Read the full article →
By Doug Porter
For better or worse, it appears last week’s confrontations in Murrieta have unleashed a lot of pent up anger and frustration. And it’s my guess that we ain’t seen nothin’ yet. My take is that this has the potential to blossom into a full-blown identity crisis for this country, the likes of which we haven’t seen since the civil rights movement of the 20th century.
On July 4th protesters again gathered in front of the Murrieta Border Patrol station. This time around those supportive of the refugees out-numbered the teahadist types who’d blocked busses filled with families from Central America earlier in the week. No busses arrived at that location, making the day essentially a media event.
The award for most over-the-top headline goes to CBS8/KFMB: “Massive protest in Murrieta centers around migrant families.” There were two stories beneath the headline on the station’s website, one by Associated Press and one video by reporter Matt Johnson which included the phrase “More than 100 people…”
More than a hundred people is massive? Really? Let’s take a spin around the media world to see what other bullshit’s been doled out lately.
Read the full article →
“Our government ought to secure the permanent interests of the country against innovation. Landholders ought to have a share in the government, to support these invaluable interests, and to balance and check the other. They ought to be so constituted as to protect the minority of the opulent against the majority.” --James Madison
By Jim Miller
After last week’s slew of bad Supreme Court rulings much of the media attention rightfully went to the horrendous “Hobby Lobby” case where the rights of corporations were deemed more important than the rights of women.
But there was another big decision where the Supreme Court surprised some observers and ruled narrowly on Harris v. Quinn, the case which could have gutted public sector unions and virtually wiped out their ability to play in American politics by ending all public sector unions’ ability to collect agency fees. As the Daily Kos noted of the case:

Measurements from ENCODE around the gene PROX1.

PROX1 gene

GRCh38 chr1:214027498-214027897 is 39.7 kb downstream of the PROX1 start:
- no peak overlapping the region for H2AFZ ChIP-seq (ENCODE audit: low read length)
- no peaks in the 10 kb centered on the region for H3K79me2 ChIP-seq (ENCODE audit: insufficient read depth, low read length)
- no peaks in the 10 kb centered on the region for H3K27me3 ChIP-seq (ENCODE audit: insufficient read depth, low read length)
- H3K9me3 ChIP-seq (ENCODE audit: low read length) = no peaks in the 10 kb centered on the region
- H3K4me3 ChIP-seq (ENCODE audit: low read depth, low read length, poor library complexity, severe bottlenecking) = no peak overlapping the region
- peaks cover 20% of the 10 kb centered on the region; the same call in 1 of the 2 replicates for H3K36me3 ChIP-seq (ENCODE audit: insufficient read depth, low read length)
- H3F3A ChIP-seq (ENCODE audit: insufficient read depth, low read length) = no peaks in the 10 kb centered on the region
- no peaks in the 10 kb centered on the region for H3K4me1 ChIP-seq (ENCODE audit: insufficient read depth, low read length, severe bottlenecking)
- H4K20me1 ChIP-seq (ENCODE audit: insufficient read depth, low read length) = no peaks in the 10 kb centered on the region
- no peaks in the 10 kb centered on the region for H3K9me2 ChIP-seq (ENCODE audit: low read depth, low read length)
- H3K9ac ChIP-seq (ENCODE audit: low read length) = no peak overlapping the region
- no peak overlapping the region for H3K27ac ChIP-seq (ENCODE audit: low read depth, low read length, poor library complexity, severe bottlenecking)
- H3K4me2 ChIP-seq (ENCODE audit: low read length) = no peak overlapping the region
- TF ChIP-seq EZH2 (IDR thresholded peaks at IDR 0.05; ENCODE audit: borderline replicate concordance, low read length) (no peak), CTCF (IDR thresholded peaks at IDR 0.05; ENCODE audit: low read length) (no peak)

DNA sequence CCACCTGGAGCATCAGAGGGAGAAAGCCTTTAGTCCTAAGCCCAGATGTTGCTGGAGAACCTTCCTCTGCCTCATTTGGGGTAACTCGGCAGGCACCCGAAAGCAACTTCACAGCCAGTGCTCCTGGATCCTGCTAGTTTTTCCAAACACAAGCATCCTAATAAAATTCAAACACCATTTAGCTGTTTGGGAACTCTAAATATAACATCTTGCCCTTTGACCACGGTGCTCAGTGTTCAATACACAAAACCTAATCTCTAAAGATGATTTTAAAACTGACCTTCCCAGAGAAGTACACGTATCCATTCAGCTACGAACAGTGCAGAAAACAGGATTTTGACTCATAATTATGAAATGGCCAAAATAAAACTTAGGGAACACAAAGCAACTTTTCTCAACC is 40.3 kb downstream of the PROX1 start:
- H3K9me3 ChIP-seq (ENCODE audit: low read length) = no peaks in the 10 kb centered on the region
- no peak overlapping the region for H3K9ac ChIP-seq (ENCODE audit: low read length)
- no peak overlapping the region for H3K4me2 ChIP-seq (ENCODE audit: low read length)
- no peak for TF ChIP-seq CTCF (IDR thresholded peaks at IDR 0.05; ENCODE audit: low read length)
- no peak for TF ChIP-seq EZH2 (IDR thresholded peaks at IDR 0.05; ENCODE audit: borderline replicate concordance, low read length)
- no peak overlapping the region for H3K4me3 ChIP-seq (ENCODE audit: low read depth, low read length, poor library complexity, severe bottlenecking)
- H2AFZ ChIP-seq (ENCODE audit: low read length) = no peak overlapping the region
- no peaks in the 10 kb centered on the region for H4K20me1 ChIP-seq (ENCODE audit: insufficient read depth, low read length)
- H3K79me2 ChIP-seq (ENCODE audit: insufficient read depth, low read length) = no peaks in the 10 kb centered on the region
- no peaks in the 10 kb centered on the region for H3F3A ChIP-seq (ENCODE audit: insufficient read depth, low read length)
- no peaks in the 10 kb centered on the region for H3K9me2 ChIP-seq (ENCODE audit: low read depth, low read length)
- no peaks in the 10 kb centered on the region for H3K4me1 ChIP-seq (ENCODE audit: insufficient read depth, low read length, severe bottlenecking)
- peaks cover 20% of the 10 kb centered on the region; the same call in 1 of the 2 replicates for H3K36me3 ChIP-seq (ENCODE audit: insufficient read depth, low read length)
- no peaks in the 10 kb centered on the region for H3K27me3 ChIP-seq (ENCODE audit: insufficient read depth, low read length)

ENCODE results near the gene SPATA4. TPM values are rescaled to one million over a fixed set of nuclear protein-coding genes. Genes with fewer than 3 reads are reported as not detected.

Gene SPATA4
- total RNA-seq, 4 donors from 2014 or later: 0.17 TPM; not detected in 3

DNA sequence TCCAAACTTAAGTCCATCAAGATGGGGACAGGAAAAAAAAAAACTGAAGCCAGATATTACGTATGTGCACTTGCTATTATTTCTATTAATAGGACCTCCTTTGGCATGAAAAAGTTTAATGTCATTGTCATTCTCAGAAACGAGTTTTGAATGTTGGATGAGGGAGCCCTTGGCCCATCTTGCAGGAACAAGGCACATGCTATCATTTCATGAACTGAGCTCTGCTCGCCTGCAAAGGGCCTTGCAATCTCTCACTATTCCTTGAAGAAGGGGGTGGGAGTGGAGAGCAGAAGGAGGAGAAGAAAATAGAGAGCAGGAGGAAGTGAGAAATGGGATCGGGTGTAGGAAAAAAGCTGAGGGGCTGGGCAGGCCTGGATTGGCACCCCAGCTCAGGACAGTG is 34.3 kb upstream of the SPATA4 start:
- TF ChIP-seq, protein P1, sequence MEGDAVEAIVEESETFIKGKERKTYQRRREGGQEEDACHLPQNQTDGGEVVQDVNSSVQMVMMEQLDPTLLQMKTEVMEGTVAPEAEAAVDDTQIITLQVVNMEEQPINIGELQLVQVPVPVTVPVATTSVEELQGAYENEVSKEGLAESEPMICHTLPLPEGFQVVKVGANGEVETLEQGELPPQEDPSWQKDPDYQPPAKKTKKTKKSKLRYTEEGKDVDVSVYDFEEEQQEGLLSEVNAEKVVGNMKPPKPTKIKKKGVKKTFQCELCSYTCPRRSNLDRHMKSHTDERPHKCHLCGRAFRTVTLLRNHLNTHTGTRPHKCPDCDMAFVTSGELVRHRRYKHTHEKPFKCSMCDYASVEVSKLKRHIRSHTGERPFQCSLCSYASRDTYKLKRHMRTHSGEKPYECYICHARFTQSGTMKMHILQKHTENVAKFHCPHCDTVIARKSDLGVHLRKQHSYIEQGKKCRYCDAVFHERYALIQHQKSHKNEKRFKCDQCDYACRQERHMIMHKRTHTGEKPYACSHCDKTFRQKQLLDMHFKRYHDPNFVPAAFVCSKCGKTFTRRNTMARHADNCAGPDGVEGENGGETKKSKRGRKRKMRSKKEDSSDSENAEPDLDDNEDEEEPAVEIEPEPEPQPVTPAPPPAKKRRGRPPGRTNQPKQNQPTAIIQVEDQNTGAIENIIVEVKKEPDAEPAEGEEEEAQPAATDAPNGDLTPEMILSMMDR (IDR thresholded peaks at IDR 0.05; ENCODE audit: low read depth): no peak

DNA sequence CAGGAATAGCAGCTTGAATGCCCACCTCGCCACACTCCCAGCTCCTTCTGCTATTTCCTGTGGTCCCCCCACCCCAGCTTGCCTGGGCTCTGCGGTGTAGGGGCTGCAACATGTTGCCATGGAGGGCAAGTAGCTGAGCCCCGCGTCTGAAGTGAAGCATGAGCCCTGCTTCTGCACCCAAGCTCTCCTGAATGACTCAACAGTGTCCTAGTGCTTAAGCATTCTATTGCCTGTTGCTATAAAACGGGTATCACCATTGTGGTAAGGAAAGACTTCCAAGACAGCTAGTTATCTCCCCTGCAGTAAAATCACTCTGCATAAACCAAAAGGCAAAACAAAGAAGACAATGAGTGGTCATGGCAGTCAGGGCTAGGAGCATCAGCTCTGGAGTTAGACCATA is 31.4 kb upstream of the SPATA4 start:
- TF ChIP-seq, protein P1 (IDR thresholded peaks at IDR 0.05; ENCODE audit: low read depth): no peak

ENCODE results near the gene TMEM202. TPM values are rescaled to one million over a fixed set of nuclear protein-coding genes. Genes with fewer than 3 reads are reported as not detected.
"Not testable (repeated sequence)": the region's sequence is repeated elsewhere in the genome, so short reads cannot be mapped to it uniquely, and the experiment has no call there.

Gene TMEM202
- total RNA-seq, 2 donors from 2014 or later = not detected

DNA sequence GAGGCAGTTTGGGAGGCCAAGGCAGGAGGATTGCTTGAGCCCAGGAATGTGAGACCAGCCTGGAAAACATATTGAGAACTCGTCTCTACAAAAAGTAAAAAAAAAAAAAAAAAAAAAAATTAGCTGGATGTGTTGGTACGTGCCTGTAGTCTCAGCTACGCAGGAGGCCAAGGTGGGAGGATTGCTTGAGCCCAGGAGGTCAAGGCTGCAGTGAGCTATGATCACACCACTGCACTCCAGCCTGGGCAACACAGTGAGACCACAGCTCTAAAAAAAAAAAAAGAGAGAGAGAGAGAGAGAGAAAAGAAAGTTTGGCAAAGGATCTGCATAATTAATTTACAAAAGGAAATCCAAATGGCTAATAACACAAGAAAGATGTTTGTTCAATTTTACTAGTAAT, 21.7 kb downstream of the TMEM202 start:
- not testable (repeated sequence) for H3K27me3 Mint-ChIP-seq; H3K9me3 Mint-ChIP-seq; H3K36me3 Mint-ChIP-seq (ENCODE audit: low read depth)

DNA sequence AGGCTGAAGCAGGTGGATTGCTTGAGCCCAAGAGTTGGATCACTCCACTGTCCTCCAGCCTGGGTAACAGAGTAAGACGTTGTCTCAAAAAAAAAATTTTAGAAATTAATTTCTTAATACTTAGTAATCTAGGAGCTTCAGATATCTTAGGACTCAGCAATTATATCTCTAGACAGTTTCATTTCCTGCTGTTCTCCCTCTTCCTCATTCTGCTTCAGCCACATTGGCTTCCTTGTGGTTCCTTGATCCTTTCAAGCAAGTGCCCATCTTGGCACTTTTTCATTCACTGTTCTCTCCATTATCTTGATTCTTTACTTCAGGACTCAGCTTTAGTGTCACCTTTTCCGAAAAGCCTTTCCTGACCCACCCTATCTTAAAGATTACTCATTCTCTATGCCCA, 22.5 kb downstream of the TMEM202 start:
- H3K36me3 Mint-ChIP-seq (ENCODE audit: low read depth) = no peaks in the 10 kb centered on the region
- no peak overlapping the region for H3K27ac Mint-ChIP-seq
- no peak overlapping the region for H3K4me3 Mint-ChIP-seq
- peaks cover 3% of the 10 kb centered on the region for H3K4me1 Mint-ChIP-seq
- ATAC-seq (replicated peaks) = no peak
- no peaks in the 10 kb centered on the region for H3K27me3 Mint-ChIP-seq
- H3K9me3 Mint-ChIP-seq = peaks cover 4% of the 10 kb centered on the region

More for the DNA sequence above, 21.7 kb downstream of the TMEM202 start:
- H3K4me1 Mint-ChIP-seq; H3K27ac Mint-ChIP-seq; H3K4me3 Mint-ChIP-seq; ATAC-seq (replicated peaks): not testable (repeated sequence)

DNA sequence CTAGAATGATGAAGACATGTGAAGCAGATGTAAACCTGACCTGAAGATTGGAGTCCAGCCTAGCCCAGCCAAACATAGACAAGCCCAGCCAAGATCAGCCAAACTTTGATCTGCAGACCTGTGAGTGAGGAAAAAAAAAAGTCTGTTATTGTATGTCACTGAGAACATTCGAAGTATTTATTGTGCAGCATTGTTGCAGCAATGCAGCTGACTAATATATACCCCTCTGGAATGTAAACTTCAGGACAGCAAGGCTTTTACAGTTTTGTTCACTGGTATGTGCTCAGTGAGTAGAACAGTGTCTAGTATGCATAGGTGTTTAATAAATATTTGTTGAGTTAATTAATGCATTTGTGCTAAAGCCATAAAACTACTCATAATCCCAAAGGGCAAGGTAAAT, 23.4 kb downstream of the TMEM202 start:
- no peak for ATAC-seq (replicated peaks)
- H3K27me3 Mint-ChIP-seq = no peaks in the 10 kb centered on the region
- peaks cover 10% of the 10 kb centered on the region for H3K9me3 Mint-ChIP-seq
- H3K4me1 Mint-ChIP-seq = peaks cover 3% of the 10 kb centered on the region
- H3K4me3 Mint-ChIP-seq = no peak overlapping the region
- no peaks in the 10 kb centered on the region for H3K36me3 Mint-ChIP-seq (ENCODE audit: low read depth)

Harris v. Quinn, is about the constitutionality of “agency fees” charged by public sector unions to all workers in a unionized setting, even non-union members. These fees are essential to their operation . . . Agency fees in principle are important to public employee unions because they’re required by law to bargain for all workers in a unionized setting. If agency fees for non-members are ruled to be a violation of free speech, unions fear they would lose funding, become less effective at bargaining for benefits and, in turn, lose members.
If the Supreme Court had ruled broadly it would have crippled public sector unions by making them much less effective, leading to a loss of political power, bargaining clout, and lots of members. And though Harris v. Quinn only involved public sector unions, their demise would have surely been a death knell for the entire American Labor movement.